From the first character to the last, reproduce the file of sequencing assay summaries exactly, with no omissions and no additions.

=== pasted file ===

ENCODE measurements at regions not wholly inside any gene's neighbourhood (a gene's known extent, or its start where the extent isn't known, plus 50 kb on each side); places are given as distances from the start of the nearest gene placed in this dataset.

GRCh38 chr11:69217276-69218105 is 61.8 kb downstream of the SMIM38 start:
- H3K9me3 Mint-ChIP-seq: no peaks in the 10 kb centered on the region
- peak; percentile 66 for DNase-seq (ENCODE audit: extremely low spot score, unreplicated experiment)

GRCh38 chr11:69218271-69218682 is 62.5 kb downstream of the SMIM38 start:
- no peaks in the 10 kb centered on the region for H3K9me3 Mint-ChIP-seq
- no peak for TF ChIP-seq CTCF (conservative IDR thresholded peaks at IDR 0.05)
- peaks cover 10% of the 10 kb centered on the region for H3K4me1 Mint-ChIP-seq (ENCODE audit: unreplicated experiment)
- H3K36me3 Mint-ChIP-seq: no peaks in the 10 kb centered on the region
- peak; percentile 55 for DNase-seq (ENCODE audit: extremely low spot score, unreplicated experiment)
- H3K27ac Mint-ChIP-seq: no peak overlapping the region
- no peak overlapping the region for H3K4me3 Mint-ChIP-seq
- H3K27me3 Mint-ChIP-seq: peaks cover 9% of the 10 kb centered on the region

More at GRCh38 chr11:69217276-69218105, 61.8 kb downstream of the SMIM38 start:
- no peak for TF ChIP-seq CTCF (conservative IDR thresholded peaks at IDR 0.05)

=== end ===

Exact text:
ENCODE measurements at regions not wholly inside any gene's neighbourhood (a gene's known extent, or its start where the extent isn't known, plus 50 kb on each side); places are given as distances from the start of the nearest gene placed in this dataset.

GRCh38 chr11:69217276-69218105 is 61.8 kb downstream of the SMIM38 start:
- H3K9me3 Mint-ChIP-seq: no peaks in the 10 kb centered on the region
- peak; percentile 66 for DNase-seq (ENCODE audit: extremely low spot score, unreplicated experiment)

GRCh38 chr11:69218271-69218682 is 62.5 kb downstream of the SMIM38 start:
- no peaks in the 10 kb centered on the region for H3K9me3 Mint-ChIP-seq
- no peak for TF ChIP-seq CTCF (conservative IDR thresholded peaks at IDR 0.05)
- peaks cover 10% of the 10 kb centered on the region for H3K4me1 Mint-ChIP-seq (ENCODE audit: unreplicated experiment)
- H3K36me3 Mint-ChIP-seq: no peaks in the 10 kb centered on the region
- peak; percentile 55 for DNase-seq (ENCODE audit: extremely low spot score, unreplicated experiment)
- H3K27ac Mint-ChIP-seq: no peak overlapping the region
- no peak overlapping the region for H3K4me3 Mint-ChIP-seq
- H3K27me3 Mint-ChIP-seq: peaks cover 9% of the 10 kb centered on the region

More at GRCh38 chr11:69217276-69218105, 61.8 kb downstream of the SMIM38 start:
- no peak for TF ChIP-seq CTCF (conservative IDR thresholded peaks at IDR 0.05)